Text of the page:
Editor note: Adam Smith (1723–1790) is considered the father of modern libertarian thought, although economics and political economy have advanced significantly since the 18th century. Many of Smith’s insights have proved prescient, and it is often remarkable how today’s follies bring to mind a quotation or insight from his books, essays, or correspondence.
Richard Ebeling, a leading scholar in the Smithian tradition, penned this two-part look-back at Adam Smith, which MasterResource reposts this July 4th week.
The Wealth of Nations was published in March 1776, just a few months before the signing of the American Declaration of Independence in July of 1776. If the American Founding Fathers articulated in The Declaration of Independence the political case for individual freedom, Adam Smith presented the complementary argument for economic freedom and free enterprise.
A “System of Natural Liberty”
A primary motive for writing the book was to refute the then existing regime of pervasive government controls and regulations known as Mercantilism. Adam Smith stated that if government management of the marketplace were to be repealed there would arise in its place what he called a “system of natural liberty.”
Every individual, as long as he did not violate the “laws of justice” – a respect for every other person’s right to their life, liberty and honestly acquired property – would then be “left perfectly free to pursue his own interest his own way, and to bring his industry and capital into competition with those of any other man” or group of men.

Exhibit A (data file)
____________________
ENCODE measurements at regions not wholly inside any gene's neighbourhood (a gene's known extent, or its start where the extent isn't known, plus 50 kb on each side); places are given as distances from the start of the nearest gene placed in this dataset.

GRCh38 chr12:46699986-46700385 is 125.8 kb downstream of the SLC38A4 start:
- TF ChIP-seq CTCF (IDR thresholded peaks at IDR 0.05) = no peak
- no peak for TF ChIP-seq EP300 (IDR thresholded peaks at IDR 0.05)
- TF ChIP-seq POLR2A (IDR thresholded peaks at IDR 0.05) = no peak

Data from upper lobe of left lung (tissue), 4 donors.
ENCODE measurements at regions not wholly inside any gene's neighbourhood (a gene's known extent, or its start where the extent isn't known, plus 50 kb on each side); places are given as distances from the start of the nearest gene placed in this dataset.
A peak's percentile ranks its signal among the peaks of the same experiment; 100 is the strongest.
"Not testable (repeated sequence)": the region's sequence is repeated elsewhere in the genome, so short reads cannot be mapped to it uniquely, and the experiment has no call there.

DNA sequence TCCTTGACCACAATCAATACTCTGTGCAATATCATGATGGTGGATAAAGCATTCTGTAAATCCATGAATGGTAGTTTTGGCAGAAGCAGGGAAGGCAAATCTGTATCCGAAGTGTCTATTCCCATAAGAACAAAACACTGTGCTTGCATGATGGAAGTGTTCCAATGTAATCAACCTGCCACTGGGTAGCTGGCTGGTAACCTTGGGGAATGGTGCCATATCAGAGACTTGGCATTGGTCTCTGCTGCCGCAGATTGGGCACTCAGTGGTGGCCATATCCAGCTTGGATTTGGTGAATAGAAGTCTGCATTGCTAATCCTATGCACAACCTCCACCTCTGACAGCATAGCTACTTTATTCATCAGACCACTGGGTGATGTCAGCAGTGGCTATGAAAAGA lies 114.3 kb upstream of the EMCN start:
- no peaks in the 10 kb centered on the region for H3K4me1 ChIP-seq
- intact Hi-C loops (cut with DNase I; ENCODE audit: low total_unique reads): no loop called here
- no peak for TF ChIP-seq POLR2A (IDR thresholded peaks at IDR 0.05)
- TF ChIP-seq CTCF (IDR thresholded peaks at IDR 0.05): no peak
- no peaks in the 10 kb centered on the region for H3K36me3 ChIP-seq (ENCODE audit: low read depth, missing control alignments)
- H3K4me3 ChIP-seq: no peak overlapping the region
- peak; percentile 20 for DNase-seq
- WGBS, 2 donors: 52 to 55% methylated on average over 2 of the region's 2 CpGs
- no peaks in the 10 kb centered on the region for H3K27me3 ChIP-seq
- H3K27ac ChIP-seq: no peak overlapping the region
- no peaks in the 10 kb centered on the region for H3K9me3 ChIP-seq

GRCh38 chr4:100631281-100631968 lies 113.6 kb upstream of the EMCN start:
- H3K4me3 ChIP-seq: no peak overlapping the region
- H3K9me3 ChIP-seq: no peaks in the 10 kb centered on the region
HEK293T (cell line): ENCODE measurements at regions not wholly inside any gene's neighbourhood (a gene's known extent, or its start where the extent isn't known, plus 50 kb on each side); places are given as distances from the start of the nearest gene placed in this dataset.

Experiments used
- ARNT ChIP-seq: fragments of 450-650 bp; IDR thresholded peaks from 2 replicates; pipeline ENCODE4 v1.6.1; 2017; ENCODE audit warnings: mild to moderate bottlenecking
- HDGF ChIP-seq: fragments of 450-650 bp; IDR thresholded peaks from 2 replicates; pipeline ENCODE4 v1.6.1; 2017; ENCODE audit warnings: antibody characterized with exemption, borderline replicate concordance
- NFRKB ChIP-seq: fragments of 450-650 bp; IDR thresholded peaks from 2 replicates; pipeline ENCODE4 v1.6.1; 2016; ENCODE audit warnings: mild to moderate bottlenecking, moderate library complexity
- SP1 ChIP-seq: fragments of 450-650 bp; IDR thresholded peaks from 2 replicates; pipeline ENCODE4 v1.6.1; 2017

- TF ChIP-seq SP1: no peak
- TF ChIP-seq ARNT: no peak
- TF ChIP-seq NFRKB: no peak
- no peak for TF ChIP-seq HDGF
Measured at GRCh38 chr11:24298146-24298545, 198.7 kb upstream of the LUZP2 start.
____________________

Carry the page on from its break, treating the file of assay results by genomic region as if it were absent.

What, then, are the functions of government in this “system of natural liberty”? Adam Smith assigned a small, but what he considered essential, set of responsibilities to the political authority:
Smith’s system of natural liberty, therefore, came very close to the free-market ideal of laissez-faire.
The Dangers from the Social Engineer
He was fearful of extending government’s control much beyond these narrow duties because political power easily was used and abused by the type of person that he called, “the man of system.” This is the individual who today we would refer to as the “social engineer” or the “paternalistic planner” who presumes to know better how men should live than those people, themselves.
The social engineer views the members of society as mere pawns on a “great chess board of society,” to be moved about with little thought or consideration that each of those “pawns” is a living, thinking, valuing and planning individual, who would much prefer to make his own decisions concerning how he will live and act.
As Adam Smith expressed it in his earlier book, The Theory of Moral Sentiments (1759):
The man of system, on the contrary, is apt to be very wise in his own conceit, and is often so enamored with the supposed beauty of his own ideal plan of government that he cannot suffer the smallest deviation from any part of it.